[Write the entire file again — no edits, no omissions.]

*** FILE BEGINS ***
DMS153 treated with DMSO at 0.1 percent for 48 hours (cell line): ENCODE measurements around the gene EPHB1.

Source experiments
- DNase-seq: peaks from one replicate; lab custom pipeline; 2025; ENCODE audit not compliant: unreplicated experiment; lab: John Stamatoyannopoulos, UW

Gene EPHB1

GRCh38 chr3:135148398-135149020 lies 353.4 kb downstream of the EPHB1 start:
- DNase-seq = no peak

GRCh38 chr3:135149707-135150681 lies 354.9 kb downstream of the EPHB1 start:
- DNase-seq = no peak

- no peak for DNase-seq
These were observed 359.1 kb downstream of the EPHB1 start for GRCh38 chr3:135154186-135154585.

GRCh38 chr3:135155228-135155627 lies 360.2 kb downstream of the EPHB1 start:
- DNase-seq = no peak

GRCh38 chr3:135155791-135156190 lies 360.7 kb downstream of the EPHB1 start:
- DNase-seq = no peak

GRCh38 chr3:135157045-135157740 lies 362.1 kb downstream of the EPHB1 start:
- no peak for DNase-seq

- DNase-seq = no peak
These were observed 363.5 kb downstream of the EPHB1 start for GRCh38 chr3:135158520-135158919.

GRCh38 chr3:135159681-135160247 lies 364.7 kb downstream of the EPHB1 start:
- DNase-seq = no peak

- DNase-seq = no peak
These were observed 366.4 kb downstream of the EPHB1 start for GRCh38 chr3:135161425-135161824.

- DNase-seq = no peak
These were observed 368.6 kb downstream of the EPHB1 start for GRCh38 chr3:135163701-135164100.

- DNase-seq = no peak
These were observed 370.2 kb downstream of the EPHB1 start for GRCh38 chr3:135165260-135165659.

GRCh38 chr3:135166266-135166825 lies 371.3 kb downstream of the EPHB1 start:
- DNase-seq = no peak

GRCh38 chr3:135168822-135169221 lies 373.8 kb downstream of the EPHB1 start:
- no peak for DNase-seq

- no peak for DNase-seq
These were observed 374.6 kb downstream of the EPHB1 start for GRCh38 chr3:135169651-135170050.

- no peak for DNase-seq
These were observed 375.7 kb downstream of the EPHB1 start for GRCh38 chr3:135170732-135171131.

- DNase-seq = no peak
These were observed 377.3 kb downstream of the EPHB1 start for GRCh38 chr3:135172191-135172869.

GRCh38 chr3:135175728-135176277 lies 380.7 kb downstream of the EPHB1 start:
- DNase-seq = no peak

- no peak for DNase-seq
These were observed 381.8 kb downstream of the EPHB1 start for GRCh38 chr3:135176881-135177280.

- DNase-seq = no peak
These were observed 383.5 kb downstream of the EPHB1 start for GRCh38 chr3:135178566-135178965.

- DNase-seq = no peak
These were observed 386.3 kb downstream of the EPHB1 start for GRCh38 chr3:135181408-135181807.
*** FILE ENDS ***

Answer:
DMS153 treated with DMSO at 0.1 percent for 48 hours (cell line): ENCODE measurements around the gene EPHB1.

Source experiments
- DNase-seq: peaks from one replicate; lab custom pipeline; 2025; ENCODE audit not compliant: unreplicated experiment; lab: John Stamatoyannopoulos, UW

Gene EPHB1

GRCh38 chr3:135148398-135149020 lies 353.4 kb downstream of the EPHB1 start:
- DNase-seq = no peak

GRCh38 chr3:135149707-135150681 lies 354.9 kb downstream of the EPHB1 start:
- DNase-seq = no peak

- no peak for DNase-seq
These were observed 359.1 kb downstream of the EPHB1 start for GRCh38 chr3:135154186-135154585.

GRCh38 chr3:135155228-135155627 lies 360.2 kb downstream of the EPHB1 start:
- DNase-seq = no peak

GRCh38 chr3:135155791-135156190 lies 360.7 kb downstream of the EPHB1 start:
- DNase-seq = no peak

GRCh38 chr3:135157045-135157740 lies 362.1 kb downstream of the EPHB1 start:
- no peak for DNase-seq

- DNase-seq = no peak
These were observed 363.5 kb downstream of the EPHB1 start for GRCh38 chr3:135158520-135158919.

GRCh38 chr3:135159681-135160247 lies 364.7 kb downstream of the EPHB1 start:
- DNase-seq = no peak

- DNase-seq = no peak
These were observed 366.4 kb downstream of the EPHB1 start for GRCh38 chr3:135161425-135161824.

- DNase-seq = no peak
These were observed 368.6 kb downstream of the EPHB1 start for GRCh38 chr3:135163701-135164100.

- DNase-seq = no peak
These were observed 370.2 kb downstream of the EPHB1 start for GRCh38 chr3:135165260-135165659.

GRCh38 chr3:135166266-135166825 lies 371.3 kb downstream of the EPHB1 start:
- DNase-seq = no peak

GRCh38 chr3:135168822-135169221 lies 373.8 kb downstream of the EPHB1 start:
- no peak for DNase-seq

- no peak for DNase-seq
These were observed 374.6 kb downstream of the EPHB1 start for GRCh38 chr3:135169651-135170050.

- no peak for DNase-seq
These were observed 375.7 kb downstream of the EPHB1 start for GRCh38 chr3:135170732-135171131.

- DNase-seq = no peak
These were observed 377.3 kb downstream of the EPHB1 start for GRCh38 chr3:135172191-135172869.

GRCh38 chr3:135175728-135176277 lies 380.7 kb downstream of the EPHB1 start:
- DNase-seq = no peak

- no peak for DNase-seq
These were observed 381.8 kb downstream of the EPHB1 start for GRCh38 chr3:135176881-135177280.

- DNase-seq = no peak
These were observed 383.5 kb downstream of the EPHB1 start for GRCh38 chr3:135178566-135178965.

- DNase-seq = no peak
These were observed 386.3 kb downstream of the EPHB1 start for GRCh38 chr3:135181408-135181807.